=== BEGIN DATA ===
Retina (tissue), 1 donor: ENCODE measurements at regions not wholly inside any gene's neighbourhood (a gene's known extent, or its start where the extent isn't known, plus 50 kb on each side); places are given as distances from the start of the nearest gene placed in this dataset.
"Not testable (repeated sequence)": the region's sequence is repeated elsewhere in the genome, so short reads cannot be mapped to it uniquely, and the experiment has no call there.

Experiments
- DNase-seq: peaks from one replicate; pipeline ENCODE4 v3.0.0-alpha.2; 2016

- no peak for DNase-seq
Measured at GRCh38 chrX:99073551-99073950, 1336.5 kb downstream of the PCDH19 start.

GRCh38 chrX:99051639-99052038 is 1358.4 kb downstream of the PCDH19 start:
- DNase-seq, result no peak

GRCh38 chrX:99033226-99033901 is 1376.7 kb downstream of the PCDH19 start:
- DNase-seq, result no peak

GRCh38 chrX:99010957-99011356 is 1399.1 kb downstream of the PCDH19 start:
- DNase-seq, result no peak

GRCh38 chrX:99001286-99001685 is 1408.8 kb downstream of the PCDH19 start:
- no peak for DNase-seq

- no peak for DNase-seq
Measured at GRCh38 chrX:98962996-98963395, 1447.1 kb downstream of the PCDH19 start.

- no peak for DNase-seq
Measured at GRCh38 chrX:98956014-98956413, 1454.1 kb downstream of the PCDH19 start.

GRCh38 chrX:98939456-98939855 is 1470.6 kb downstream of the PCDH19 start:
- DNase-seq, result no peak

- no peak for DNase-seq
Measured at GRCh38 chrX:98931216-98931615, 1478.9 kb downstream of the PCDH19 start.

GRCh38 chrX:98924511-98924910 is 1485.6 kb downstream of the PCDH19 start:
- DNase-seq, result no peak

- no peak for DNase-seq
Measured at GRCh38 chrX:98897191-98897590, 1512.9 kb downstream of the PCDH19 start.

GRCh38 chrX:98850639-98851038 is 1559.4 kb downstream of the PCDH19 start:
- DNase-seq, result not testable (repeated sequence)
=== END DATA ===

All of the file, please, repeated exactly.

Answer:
Retina (tissue), 1 donor: ENCODE measurements at regions not wholly inside any gene's neighbourhood (a gene's known extent, or its start where the extent isn't known, plus 50 kb on each side); places are given as distances from the start of the nearest gene placed in this dataset.
"Not testable (repeated sequence)": the region's sequence is repeated elsewhere in the genome, so short reads cannot be mapped to it uniquely, and the experiment has no call there.

Experiments
- DNase-seq: peaks from one replicate; pipeline ENCODE4 v3.0.0-alpha.2; 2016

- no peak for DNase-seq
Measured at GRCh38 chrX:99073551-99073950, 1336.5 kb downstream of the PCDH19 start.

GRCh38 chrX:99051639-99052038 is 1358.4 kb downstream of the PCDH19 start:
- DNase-seq, result no peak

GRCh38 chrX:99033226-99033901 is 1376.7 kb downstream of the PCDH19 start:
- DNase-seq, result no peak

GRCh38 chrX:99010957-99011356 is 1399.1 kb downstream of the PCDH19 start:
- DNase-seq, result no peak

GRCh38 chrX:99001286-99001685 is 1408.8 kb downstream of the PCDH19 start:
- no peak for DNase-seq

- no peak for DNase-seq
Measured at GRCh38 chrX:98962996-98963395, 1447.1 kb downstream of the PCDH19 start.

- no peak for DNase-seq
Measured at GRCh38 chrX:98956014-98956413, 1454.1 kb downstream of the PCDH19 start.

GRCh38 chrX:98939456-98939855 is 1470.6 kb downstream of the PCDH19 start:
- DNase-seq, result no peak

- no peak for DNase-seq
Measured at GRCh38 chrX:98931216-98931615, 1478.9 kb downstream of the PCDH19 start.

GRCh38 chrX:98924511-98924910 is 1485.6 kb downstream of the PCDH19 start:
- DNase-seq, result no peak

- no peak for DNase-seq
Measured at GRCh38 chrX:98897191-98897590, 1512.9 kb downstream of the PCDH19 start.

GRCh38 chrX:98850639-98851038 is 1559.4 kb downstream of the PCDH19 start:
- DNase-seq, result not testable (repeated sequence)